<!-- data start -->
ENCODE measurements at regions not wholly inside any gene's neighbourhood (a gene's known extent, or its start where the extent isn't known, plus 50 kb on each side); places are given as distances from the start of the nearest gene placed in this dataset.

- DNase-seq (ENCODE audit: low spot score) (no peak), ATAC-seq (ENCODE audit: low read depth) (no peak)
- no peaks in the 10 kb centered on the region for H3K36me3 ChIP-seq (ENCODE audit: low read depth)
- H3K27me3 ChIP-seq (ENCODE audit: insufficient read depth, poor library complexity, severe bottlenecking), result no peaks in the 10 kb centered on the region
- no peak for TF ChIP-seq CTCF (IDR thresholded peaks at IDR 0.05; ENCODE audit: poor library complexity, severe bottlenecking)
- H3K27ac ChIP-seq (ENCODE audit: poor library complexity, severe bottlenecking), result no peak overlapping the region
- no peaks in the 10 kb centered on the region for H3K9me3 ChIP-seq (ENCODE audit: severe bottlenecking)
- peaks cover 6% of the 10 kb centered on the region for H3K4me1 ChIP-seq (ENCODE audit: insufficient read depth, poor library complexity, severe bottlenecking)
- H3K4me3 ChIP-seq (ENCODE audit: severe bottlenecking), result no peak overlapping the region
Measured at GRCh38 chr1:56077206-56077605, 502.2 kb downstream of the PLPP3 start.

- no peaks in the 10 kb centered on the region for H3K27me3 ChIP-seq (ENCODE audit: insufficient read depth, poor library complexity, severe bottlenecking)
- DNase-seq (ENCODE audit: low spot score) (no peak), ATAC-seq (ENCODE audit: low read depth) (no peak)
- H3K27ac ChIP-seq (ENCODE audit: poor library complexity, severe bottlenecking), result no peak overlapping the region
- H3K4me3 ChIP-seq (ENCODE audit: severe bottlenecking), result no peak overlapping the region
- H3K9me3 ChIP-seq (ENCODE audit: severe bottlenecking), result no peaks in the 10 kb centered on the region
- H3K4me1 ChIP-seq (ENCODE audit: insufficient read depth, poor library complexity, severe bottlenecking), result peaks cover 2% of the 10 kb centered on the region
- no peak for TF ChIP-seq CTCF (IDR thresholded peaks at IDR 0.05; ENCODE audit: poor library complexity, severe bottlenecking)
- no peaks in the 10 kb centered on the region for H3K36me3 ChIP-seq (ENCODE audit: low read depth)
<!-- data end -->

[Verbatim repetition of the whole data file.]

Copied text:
ENCODE measurements at regions not wholly inside any gene's neighbourhood (a gene's known extent, or its start where the extent isn't known, plus 50 kb on each side); places are given as distances from the start of the nearest gene placed in this dataset.

- DNase-seq (ENCODE audit: low spot score) (no peak), ATAC-seq (ENCODE audit: low read depth) (no peak)
- no peaks in the 10 kb centered on the region for H3K36me3 ChIP-seq (ENCODE audit: low read depth)
- H3K27me3 ChIP-seq (ENCODE audit: insufficient read depth, poor library complexity, severe bottlenecking), result no peaks in the 10 kb centered on the region
- no peak for TF ChIP-seq CTCF (IDR thresholded peaks at IDR 0.05; ENCODE audit: poor library complexity, severe bottlenecking)
- H3K27ac ChIP-seq (ENCODE audit: poor library complexity, severe bottlenecking), result no peak overlapping the region
- no peaks in the 10 kb centered on the region for H3K9me3 ChIP-seq (ENCODE audit: severe bottlenecking)
- peaks cover 6% of the 10 kb centered on the region for H3K4me1 ChIP-seq (ENCODE audit: insufficient read depth, poor library complexity, severe bottlenecking)
- H3K4me3 ChIP-seq (ENCODE audit: severe bottlenecking), result no peak overlapping the region
Measured at GRCh38 chr1:56077206-56077605, 502.2 kb downstream of the PLPP3 start.

- no peaks in the 10 kb centered on the region for H3K27me3 ChIP-seq (ENCODE audit: insufficient read depth, poor library complexity, severe bottlenecking)
- DNase-seq (ENCODE audit: low spot score) (no peak), ATAC-seq (ENCODE audit: low read depth) (no peak)
- H3K27ac ChIP-seq (ENCODE audit: poor library complexity, severe bottlenecking), result no peak overlapping the region
- H3K4me3 ChIP-seq (ENCODE audit: severe bottlenecking), result no peak overlapping the region
- H3K9me3 ChIP-seq (ENCODE audit: severe bottlenecking), result no peaks in the 10 kb centered on the region
- H3K4me1 ChIP-seq (ENCODE audit: insufficient read depth, poor library complexity, severe bottlenecking), result peaks cover 2% of the 10 kb centered on the region
- no peak for TF ChIP-seq CTCF (IDR thresholded peaks at IDR 0.05; ENCODE audit: poor library complexity, severe bottlenecking)
- no peaks in the 10 kb centered on the region for H3K36me3 ChIP-seq (ENCODE audit: low read depth)